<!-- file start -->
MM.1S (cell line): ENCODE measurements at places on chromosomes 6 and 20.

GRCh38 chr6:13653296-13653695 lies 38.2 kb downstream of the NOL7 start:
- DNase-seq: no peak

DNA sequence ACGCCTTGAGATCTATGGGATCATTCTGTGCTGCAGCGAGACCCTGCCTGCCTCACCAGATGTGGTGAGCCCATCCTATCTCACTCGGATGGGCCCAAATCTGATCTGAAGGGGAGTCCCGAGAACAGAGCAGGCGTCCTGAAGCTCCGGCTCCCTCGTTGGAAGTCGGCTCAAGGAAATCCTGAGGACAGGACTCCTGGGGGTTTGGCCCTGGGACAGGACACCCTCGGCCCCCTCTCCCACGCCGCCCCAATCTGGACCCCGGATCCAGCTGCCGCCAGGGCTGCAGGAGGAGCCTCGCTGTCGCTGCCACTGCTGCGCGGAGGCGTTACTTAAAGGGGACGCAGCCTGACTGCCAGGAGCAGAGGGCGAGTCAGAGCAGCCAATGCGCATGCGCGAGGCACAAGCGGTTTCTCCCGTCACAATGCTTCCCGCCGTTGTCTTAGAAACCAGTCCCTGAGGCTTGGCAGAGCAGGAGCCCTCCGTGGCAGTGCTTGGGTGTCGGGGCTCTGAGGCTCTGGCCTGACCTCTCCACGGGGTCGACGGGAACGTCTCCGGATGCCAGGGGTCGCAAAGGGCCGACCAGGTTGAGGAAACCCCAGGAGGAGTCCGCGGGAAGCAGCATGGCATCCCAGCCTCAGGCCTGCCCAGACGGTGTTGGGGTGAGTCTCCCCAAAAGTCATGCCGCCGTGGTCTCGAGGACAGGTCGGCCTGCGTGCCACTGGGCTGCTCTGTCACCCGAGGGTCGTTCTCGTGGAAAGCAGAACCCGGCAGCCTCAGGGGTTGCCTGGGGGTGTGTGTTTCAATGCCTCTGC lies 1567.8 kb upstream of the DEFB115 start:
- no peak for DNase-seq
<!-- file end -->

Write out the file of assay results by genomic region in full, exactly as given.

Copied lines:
MM.1S (cell line): ENCODE measurements at places on chromosomes 6 and 20.

GRCh38 chr6:13653296-13653695 lies 38.2 kb downstream of the NOL7 start:
- DNase-seq: no peak

DNA sequence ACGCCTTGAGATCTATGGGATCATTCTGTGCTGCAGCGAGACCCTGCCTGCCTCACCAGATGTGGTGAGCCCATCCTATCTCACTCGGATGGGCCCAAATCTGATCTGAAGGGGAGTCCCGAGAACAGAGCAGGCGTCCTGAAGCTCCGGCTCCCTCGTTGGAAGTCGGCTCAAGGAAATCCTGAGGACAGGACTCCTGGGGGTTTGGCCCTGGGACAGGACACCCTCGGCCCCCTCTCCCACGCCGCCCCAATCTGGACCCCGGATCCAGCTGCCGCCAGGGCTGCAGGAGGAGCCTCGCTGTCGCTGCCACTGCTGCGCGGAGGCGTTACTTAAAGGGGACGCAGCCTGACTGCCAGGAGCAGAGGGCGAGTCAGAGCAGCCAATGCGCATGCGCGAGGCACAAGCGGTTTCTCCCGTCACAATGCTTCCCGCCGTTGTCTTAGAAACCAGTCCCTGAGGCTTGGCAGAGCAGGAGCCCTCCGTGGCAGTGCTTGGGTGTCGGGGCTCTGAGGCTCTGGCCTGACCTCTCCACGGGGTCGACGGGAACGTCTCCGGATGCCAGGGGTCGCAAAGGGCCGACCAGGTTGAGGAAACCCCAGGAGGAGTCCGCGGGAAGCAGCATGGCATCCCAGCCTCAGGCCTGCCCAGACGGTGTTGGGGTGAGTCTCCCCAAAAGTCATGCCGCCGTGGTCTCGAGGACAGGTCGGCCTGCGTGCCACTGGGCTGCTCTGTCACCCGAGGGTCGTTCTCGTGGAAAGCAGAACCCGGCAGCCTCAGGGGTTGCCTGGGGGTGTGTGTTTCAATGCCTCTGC lies 1567.8 kb upstream of the DEFB115 start:
- no peak for DNase-seq